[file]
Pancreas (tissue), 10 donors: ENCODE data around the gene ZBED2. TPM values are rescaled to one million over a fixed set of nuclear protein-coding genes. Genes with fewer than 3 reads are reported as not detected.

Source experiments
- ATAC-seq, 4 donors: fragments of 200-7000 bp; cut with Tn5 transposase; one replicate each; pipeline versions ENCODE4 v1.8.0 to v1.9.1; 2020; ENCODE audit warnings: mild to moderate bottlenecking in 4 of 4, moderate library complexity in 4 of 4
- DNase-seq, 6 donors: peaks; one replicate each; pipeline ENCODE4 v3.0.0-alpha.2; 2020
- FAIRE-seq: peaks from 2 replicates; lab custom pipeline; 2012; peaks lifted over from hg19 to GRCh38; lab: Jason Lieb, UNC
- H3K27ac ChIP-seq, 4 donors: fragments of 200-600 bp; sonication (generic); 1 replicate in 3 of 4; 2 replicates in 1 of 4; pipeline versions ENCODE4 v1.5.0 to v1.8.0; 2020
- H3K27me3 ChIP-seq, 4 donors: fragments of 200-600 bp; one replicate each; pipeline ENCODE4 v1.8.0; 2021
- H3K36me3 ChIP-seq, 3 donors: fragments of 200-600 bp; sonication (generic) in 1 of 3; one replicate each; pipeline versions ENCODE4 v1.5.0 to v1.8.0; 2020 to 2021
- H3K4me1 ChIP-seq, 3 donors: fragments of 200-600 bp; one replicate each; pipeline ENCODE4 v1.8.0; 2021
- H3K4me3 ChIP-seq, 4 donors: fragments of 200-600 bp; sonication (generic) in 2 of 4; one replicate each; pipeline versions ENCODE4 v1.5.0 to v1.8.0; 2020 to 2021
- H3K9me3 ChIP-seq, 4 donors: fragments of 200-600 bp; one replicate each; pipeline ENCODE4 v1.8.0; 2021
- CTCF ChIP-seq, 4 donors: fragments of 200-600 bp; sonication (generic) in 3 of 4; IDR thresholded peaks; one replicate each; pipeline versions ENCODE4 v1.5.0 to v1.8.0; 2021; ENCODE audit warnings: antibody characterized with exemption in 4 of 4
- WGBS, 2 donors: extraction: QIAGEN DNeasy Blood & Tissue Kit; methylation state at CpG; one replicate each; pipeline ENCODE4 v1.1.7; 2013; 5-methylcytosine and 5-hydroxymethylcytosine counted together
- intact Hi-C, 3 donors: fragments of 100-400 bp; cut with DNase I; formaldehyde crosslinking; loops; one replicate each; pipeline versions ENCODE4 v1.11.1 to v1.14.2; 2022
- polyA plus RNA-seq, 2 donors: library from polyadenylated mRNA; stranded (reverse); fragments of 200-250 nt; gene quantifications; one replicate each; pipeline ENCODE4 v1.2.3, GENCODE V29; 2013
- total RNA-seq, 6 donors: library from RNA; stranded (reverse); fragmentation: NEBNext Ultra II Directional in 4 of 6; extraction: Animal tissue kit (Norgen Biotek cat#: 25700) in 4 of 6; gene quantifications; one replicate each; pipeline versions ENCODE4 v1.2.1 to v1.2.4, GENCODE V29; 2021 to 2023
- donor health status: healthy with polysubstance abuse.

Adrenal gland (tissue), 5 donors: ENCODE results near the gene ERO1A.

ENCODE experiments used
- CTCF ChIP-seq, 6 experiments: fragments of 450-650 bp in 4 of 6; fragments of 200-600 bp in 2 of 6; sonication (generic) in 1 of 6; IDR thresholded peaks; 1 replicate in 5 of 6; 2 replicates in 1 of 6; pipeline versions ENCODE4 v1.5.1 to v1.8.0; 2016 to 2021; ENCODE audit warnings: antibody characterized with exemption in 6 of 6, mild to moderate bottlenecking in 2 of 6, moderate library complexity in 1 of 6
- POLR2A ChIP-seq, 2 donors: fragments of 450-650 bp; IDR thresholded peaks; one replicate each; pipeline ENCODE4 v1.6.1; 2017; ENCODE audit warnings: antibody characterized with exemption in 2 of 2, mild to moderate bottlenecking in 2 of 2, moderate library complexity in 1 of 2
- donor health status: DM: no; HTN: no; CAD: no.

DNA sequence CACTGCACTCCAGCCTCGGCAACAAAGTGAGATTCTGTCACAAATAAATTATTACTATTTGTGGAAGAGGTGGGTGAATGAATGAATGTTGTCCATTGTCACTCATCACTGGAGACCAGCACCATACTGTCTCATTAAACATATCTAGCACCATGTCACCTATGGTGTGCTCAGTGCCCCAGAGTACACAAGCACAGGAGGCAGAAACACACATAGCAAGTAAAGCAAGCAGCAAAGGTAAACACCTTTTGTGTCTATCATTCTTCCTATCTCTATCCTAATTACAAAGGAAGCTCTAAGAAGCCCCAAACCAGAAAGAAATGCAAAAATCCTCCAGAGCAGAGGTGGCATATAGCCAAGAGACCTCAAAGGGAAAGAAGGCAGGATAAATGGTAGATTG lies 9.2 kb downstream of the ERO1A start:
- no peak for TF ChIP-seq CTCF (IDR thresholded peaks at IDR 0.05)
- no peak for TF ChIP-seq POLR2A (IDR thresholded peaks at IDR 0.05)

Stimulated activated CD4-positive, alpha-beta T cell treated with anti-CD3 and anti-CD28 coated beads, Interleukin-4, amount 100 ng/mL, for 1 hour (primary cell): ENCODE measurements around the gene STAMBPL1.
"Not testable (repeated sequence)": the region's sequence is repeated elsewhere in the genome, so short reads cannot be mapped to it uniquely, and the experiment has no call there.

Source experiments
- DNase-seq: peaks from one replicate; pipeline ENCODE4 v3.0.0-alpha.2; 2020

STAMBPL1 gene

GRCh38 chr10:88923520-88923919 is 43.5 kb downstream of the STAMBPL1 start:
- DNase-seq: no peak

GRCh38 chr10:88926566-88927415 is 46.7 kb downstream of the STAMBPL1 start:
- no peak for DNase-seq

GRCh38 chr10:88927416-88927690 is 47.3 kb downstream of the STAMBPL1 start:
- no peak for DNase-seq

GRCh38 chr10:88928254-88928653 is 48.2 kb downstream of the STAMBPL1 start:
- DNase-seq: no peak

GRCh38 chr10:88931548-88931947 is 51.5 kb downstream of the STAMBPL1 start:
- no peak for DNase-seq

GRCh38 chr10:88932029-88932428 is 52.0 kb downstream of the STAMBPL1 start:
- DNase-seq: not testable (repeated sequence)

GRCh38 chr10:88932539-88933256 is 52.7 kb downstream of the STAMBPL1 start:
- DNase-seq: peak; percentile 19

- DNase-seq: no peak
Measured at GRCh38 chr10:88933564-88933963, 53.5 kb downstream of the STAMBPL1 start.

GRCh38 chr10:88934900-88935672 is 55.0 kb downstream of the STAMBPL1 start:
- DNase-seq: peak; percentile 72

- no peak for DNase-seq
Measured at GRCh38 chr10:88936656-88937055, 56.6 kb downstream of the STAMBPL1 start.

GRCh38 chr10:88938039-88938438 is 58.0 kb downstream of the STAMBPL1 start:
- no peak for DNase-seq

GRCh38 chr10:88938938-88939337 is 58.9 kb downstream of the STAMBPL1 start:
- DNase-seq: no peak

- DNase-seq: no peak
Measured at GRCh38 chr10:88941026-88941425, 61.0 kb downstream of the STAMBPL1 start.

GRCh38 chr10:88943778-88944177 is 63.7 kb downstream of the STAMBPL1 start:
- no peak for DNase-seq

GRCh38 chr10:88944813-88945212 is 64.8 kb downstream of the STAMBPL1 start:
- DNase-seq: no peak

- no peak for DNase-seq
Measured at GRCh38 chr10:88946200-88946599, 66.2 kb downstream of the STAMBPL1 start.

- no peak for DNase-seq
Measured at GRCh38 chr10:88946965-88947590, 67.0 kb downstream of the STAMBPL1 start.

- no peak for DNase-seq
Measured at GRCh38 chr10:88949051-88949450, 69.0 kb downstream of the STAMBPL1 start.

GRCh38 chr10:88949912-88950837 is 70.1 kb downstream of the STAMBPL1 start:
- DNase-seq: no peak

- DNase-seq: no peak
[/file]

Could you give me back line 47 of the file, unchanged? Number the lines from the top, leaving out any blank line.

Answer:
GRCh38 chr10:88934900-88935672 is 55.0 kb downstream of the STAMBPL1 start: